Osteoporosis Diet Dangers: Foods to Avoid
Salt, soda, caffeine: Could your daily diet be damaging your bones -- even leading to osteoporosis?
Osteoporosis Diet Danger 1: Salt Is Bad for the Bone! continued...
If you want to get a grip on this diet danger, here are some of the highest-salt foods to limit or avoid. Choose no-added salt versions whenever possible.
- Processed meats, such as deli turkey and ham, and hot dogs
- Fast food, such as pizza, burgers, tacos, and fries
- Processed foods, including regular and reduced-calorie frozen meals
- Regular canned soups and vegetables and vegetable juices
- Baked products, including breads and breakfast cereals
Scan food labels for sodium content. There's a good chance the majority of it comes from salt, so the lower the sodium, the better for bones.
When you dine out, check the web sites of your favorite restaurants for the sodium content of the dishes you order most often. If your typical meals exceed 800 milligrams of sodium, opt for lower-sodium alternatives, such as grilled fish or chicken, steamed vegetables, baked potato, and salad. Request that your meal be prepared without salt, too.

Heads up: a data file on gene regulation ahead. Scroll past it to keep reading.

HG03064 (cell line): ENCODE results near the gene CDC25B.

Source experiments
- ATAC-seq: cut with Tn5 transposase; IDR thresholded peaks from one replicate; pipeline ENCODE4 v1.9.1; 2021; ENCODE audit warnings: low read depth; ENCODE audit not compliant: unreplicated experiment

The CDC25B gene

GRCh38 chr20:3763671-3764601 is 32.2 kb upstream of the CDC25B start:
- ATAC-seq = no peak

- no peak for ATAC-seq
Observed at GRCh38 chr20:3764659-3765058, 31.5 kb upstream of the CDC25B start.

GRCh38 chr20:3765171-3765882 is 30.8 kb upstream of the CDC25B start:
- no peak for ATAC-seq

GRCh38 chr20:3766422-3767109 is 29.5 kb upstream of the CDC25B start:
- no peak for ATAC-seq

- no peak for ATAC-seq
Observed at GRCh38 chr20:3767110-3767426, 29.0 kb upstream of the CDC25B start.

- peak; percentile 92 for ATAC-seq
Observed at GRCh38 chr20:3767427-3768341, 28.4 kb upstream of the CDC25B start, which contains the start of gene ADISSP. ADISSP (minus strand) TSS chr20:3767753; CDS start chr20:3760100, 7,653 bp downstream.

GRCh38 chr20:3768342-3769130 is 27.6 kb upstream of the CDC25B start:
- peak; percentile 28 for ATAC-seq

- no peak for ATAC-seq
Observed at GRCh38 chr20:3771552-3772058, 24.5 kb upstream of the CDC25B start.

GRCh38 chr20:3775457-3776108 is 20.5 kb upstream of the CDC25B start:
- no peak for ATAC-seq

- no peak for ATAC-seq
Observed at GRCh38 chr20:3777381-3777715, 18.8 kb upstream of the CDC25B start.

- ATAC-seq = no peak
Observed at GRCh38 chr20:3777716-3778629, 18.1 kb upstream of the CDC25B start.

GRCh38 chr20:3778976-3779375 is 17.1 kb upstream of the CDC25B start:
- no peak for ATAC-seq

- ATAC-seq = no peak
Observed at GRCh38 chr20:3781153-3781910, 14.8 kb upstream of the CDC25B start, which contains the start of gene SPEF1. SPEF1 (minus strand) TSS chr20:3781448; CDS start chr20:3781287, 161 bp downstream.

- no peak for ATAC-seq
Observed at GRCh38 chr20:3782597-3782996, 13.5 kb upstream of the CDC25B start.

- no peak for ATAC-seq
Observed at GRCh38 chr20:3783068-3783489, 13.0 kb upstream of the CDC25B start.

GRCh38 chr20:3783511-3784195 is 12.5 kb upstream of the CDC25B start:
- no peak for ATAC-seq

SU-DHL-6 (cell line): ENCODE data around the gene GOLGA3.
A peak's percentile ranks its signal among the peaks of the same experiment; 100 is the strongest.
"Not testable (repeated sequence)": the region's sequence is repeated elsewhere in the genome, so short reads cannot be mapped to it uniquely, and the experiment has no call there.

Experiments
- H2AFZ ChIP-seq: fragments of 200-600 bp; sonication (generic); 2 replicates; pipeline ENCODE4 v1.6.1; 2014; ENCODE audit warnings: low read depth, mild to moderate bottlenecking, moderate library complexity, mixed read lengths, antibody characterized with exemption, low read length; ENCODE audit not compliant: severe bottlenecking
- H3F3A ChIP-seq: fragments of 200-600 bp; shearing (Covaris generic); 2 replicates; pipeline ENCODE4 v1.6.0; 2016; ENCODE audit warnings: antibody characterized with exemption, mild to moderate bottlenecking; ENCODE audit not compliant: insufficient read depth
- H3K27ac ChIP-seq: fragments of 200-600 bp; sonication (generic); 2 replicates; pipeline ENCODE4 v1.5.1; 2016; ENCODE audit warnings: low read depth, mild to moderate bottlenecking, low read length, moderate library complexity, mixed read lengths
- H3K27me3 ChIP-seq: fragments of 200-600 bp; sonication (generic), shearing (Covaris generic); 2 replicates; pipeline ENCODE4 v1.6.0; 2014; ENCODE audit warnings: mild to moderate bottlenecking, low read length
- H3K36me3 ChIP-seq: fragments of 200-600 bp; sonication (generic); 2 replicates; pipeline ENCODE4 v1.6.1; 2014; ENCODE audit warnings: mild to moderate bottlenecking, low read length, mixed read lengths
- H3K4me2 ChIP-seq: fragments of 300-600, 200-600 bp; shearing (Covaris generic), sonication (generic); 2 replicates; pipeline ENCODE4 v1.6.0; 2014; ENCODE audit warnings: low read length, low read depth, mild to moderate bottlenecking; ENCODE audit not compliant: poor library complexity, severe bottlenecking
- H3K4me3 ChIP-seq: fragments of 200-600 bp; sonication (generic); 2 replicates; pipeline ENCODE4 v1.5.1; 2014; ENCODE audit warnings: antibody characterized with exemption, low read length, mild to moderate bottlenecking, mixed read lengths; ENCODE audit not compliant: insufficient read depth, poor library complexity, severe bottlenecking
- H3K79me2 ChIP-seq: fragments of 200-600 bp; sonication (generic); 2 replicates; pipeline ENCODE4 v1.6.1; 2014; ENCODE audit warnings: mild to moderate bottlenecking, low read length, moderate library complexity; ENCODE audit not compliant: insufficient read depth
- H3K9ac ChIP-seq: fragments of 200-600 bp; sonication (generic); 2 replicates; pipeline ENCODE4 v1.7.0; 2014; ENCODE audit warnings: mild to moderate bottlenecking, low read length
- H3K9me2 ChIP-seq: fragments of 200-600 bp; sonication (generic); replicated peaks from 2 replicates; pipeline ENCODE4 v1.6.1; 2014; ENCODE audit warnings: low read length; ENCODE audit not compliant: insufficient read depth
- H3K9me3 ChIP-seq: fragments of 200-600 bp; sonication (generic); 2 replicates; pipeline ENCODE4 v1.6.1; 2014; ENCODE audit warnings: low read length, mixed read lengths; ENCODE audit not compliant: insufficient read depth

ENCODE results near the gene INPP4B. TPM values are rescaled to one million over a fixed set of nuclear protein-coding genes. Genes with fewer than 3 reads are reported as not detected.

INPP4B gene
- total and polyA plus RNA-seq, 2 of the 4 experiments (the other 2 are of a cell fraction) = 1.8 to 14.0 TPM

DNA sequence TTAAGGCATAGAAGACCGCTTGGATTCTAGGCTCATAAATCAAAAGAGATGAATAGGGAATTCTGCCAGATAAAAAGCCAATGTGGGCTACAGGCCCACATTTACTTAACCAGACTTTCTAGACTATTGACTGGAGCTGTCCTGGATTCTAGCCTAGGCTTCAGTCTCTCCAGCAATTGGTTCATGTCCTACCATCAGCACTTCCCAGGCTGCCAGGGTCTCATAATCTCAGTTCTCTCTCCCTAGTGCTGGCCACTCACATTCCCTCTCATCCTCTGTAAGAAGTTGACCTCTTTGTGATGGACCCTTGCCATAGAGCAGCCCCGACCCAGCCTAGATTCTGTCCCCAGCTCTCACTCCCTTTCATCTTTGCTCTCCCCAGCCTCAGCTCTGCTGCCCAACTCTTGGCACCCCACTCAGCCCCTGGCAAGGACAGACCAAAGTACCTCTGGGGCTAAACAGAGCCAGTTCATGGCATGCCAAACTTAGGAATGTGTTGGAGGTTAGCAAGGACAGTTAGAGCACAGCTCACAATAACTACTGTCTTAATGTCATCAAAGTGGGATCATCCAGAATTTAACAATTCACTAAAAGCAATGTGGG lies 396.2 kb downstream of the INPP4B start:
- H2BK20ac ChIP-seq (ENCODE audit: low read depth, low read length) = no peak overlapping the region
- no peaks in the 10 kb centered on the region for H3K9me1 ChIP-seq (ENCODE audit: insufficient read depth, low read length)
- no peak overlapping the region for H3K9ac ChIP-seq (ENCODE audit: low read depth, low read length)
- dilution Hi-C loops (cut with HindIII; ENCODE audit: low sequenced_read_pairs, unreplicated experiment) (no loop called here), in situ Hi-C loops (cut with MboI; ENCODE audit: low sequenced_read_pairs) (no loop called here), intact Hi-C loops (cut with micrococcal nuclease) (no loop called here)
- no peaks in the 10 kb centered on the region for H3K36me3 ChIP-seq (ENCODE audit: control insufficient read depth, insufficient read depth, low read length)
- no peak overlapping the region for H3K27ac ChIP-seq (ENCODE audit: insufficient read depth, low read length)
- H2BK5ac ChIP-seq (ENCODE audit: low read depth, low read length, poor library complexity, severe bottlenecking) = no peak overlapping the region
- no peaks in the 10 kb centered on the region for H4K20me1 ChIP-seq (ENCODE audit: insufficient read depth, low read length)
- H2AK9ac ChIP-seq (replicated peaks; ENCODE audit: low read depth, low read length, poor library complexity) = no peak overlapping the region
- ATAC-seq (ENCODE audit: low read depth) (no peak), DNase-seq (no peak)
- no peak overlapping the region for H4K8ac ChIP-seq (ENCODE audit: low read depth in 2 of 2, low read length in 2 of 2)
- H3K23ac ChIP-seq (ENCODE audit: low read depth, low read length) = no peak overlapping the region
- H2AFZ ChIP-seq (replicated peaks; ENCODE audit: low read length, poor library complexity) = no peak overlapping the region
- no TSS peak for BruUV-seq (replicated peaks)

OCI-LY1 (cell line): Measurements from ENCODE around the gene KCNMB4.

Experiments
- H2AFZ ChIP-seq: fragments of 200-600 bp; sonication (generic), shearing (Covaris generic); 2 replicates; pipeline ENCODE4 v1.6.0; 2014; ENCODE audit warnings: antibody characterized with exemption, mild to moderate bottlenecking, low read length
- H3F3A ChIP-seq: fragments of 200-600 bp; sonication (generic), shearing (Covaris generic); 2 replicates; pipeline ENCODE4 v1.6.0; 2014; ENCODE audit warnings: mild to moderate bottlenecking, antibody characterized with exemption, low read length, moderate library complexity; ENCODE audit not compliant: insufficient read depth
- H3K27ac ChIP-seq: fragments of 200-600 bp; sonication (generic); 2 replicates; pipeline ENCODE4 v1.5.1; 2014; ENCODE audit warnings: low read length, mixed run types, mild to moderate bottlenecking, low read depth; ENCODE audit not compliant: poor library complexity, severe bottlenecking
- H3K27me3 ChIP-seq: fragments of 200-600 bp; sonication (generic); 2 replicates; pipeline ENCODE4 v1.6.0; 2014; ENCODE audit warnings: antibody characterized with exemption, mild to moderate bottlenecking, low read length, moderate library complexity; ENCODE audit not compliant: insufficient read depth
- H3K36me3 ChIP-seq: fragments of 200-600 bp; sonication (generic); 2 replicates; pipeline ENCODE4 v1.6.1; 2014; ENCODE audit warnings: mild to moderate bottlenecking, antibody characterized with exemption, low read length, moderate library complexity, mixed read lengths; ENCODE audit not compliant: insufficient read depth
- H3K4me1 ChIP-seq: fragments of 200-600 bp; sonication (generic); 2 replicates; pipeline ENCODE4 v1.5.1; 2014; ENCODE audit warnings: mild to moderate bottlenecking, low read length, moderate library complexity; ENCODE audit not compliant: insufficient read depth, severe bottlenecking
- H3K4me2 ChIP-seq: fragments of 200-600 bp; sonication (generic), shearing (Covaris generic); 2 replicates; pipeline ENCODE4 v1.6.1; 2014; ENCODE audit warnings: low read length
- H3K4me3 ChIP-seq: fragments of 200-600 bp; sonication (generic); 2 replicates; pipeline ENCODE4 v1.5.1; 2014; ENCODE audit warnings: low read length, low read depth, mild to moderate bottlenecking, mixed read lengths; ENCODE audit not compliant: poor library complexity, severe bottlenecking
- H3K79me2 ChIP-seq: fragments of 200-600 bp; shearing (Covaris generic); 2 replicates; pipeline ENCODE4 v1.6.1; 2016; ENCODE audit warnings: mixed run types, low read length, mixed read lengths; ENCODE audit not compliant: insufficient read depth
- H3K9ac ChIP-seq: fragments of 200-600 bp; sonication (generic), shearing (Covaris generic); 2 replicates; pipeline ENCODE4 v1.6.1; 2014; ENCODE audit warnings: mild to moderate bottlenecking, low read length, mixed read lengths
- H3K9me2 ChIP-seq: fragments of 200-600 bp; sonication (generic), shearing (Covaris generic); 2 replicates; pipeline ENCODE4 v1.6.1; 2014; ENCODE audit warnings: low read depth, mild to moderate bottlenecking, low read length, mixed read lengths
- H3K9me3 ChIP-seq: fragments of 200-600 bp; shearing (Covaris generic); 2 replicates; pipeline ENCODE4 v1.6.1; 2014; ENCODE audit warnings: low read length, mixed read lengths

If you think you can’t lower your salt sufficiently, eat plenty of potassium-rich foods, such as bananas, tomatoes, and orange juice. Potassium may help decrease the loss of calcium.
Osteoporosis Diet Danger 2: Some Popular Drinks
Many soft drinks and certain other carbonated soft drinks contain phosphoric acid, which can increase calcium excretion in your urine. And nearly all soft drinks lack calcium. That combination spells trouble for women at risk of osteoporosis.
"Excess phosphorus promotes calcium loss from the body when calcium intake is low," Massey explains.
The occasional soda is fine, but many people, particularly women, consume more than an occasional can or glass. To make matters worse, soft drink consumers may also avoid calcium-laden beverages that bolster bones, such as milk, yogurt-based drinks, and calcium and vitamin D fortified orange juice.
To prevent osteoporosis, instead sip these drinks:
- Eight ounces of orange juice fortified with calcium and vitamin D
- A mixture of fortified orange juice and seltzer or club soda that's free of phosphoric acid
- Fruit smoothie: Combine 8 ounces fat-free yogurt, one medium banana or a cup of fresh or frozen berries and 2 ice cubes in a blender or food processor
- Fat-free plain or chocolate milk